Biography of Oscar Wilde
Oscar Fingal O'Flahertie Wills Wilde was born in Dublin, the son of an eye-surgeon and a literary hostess and writer (known under the pseudonym "Speranza"). After studying at Trinity College, Dublin, Wilde went to Magdalen College, Oxford, where he achieved a double first and won the Newdigate prize for a poem Ravenna.
While at Oxford he became notorious for his flamboyant wit, talent, charm and aestheticism, and this reputation soon won him a place in London society. Bunthorne, the Fleshly Poet in Gilbert and Sullivan's opera Patience was widely thought to be a caricature of Wilde (though in fact it was intended as a skit of Rosetti) and Wilde seems to have consciously styled himself on this figure.
In 1882 Wilde gave a one year lecture tour of America, visiting Paris in 1883 before returning to New York for the opening of his first play Vera. In 1884 he married and had two sons, for whom he probably wrote his first book of fairy tales, The Happy Prince. The next decade was his most prolific and the time when he wrote the plays for which he is best remembered. His writing and particularly his plays are epigramatic and witty and Wilde was not afraid to shock.
This period was also haunted by accusations about his personal life, chiefly prompted by the Marquess of Queensberry's fierce opposition to the intense friendship between Wilde and her son, Lord Alfred. These accusations culminated in 1895 in Wilde's imprisonment for homosexual offences.
While in prison, Wilde was declared bankrupt, and after his release he lived on the generosity of friends. From prison he wrote a long and bitter letter to Lord Alfred, part of which was afterwards published as De Profundis, but after his release he wrote nothing but the poem The Ballad of Reading Gaol.
This page is based on the copyrighted Wikipedia Oscar Wilde; it is used under the Creative Commons Attribution-ShareAlike 3.0 Unported License. You may redistribute it, verbatim or modified, providing that you comply with the terms of the CC-BY-SA.
Oscar Wilde Poems
THE wild bee reels from bough to bough With his furry coat and his gauzy wing. Now in a lily-cup, and now Setting a jacinth bell a-swing,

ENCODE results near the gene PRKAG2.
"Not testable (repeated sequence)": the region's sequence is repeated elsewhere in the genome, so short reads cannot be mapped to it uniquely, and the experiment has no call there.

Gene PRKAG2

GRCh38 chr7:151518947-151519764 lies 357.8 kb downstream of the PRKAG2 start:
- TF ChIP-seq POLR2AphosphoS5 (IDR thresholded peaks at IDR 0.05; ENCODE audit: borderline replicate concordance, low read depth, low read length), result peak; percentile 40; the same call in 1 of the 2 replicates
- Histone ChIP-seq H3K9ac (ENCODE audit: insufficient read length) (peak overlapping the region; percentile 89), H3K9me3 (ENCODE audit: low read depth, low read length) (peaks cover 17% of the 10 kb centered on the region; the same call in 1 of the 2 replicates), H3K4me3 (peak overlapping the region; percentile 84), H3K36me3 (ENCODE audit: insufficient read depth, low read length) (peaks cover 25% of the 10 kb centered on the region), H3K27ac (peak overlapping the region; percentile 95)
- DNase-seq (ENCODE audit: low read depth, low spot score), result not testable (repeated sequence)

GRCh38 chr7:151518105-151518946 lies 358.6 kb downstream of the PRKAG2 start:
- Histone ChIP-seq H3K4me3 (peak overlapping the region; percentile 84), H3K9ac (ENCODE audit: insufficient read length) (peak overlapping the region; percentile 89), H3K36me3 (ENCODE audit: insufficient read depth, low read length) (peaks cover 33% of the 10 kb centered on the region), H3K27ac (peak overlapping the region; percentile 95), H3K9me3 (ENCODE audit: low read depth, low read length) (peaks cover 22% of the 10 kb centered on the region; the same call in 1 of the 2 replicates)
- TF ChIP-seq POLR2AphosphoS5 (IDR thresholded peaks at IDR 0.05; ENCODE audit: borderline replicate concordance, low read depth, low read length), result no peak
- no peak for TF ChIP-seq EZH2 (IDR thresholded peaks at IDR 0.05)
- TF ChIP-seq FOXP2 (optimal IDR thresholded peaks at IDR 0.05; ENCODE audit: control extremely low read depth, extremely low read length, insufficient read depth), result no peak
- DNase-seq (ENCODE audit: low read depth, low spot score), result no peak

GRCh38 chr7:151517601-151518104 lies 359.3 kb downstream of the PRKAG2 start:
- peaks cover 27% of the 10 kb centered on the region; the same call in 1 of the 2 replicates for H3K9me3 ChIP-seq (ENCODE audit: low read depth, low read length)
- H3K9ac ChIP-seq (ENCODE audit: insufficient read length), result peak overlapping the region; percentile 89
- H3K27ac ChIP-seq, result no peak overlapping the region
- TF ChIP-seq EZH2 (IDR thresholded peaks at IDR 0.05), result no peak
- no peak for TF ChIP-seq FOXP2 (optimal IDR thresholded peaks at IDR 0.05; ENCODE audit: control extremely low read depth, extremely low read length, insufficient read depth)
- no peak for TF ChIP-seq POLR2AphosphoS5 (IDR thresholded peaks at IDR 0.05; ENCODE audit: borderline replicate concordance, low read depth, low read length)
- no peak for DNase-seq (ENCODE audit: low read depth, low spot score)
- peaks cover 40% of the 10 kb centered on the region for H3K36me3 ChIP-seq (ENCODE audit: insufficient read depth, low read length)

Two crowned Kings, and One that stood alone With no green weight of laurels round his head, But with sad eyes as one uncomforted, And wearied with man's never-ceasing moan
Flower Of Love
Sweet, I blame you not, for mine the fault was, had I not been made of common clay I had climbed the higher heights unclimbed yet, seen the fuller air, the larger day.
The Ballad Of Reading Gaol
He did not wear his scarlet coat, For blood and wine are red, And blood and wine were on his hands When they found him with the dead, The poor dead woman whom he loved, And murdered in her bed.
OFT have we trod the vales of Castaly And heard sweet notes of sylvan music blown From antique reeds to common folk unknown:
Ava Maria Plena Gratia
WAS this His coming! I had hoped to see A scene of wondrous glory, as was told Of some great God who in a rain of gold
AS one who poring on a Grecian urn Scans the fair shapes some Attic hand hath made, God with slim goddess, goodly man with maid, And for their beauty's sake is loth to turn
IS it thy will that I should wax and wane, Barter my cloth of gold for hodden grey, And at thy pleasure weave that web of pain Whose brightest threads are each a wasted day?
WITHIN this restless, hurried, modern world We took our hearts' full pleasure--You and I, And now the white sails of our ship are furled, And spent the lading of our argosy.
O well for him who lives at ease With garnered gold in wide domain, Nor heeds the splashing of the rain,
Beautiful star with the crimson lips And flagrant daffodil hair, Come back, come back, in the shaking ships
HOW steep the stairs within Kings' houses are For exile-wearied feet as mine to tread, And O how salt and bitter is the bread Which falls from this Hound's table,--better far
TREAD lightly, she is near Under the snow, Speak gently, she can hear The daisies grow.
The seasons send their ruin as they go, For in the spring the narciss shows its head Nor withers till the rose has flamed to red, And in the autumn purple violets blow,
THERE was a time in Europe long ago
When no man died for freedom anywhere,
But England's lion leaping from its lair
Laid hands on the oppressor! it was so
While England could a great Republic show.
Witness the men of Piedmont, chiefest care
Of Cromwell, when with impotent despair
The Pontiff in his painted portico
Trembled before our stern ambassadors.